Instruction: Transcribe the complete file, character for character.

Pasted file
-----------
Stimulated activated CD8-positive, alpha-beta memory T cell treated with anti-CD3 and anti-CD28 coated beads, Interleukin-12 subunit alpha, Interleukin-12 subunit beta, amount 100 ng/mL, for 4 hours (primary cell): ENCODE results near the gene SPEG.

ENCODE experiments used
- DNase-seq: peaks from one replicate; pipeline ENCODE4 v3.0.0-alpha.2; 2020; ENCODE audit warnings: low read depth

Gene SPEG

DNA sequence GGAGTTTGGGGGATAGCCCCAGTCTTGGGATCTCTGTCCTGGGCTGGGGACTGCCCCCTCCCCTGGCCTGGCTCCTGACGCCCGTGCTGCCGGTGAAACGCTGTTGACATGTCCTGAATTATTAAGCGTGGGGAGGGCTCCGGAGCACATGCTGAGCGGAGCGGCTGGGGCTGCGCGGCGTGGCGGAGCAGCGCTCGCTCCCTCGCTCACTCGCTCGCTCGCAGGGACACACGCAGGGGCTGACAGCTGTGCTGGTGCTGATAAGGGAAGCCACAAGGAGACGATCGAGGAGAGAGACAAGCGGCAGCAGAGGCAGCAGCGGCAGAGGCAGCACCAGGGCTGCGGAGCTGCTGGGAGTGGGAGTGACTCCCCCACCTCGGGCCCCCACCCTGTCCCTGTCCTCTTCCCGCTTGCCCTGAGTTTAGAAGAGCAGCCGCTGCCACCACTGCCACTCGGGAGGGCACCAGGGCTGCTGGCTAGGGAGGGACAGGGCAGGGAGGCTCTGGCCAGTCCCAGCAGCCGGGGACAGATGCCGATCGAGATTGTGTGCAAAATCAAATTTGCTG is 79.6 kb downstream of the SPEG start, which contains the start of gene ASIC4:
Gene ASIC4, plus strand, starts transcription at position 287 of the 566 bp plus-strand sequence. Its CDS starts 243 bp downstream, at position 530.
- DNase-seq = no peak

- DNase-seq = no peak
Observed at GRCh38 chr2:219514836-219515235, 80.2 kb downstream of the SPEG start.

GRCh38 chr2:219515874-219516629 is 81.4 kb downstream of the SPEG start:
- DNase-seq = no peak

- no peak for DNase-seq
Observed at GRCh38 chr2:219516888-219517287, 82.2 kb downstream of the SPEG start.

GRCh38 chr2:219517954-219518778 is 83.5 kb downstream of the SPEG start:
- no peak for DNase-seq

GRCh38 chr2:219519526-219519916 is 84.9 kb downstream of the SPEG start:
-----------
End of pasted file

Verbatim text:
Stimulated activated CD8-positive, alpha-beta memory T cell treated with anti-CD3 and anti-CD28 coated beads, Interleukin-12 subunit alpha, Interleukin-12 subunit beta, amount 100 ng/mL, for 4 hours (primary cell): ENCODE results near the gene SPEG.

ENCODE experiments used
- DNase-seq: peaks from one replicate; pipeline ENCODE4 v3.0.0-alpha.2; 2020; ENCODE audit warnings: low read depth

Gene SPEG

DNA sequence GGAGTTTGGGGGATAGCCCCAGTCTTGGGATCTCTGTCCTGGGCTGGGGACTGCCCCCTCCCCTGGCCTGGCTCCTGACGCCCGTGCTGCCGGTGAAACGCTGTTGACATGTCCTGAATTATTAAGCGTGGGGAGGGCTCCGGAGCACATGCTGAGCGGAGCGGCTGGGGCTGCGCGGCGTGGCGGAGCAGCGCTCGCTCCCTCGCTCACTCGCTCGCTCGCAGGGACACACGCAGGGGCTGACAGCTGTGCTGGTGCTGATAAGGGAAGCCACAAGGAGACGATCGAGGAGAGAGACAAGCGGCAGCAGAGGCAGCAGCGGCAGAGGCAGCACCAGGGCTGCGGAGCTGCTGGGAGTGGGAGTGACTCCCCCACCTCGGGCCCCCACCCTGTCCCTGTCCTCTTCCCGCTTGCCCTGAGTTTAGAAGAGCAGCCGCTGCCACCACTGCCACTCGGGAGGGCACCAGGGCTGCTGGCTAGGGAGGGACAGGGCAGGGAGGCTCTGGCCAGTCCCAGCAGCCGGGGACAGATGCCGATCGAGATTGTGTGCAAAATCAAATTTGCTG is 79.6 kb downstream of the SPEG start, which contains the start of gene ASIC4:
Gene ASIC4, plus strand, starts transcription at position 287 of the 566 bp plus-strand sequence. Its CDS starts 243 bp downstream, at position 530.
- DNase-seq = no peak

- DNase-seq = no peak
Observed at GRCh38 chr2:219514836-219515235, 80.2 kb downstream of the SPEG start.

GRCh38 chr2:219515874-219516629 is 81.4 kb downstream of the SPEG start:
- DNase-seq = no peak

- no peak for DNase-seq
Observed at GRCh38 chr2:219516888-219517287, 82.2 kb downstream of the SPEG start.

GRCh38 chr2:219517954-219518778 is 83.5 kb downstream of the SPEG start:
- no peak for DNase-seq

GRCh38 chr2:219519526-219519916 is 84.9 kb downstream of the SPEG start: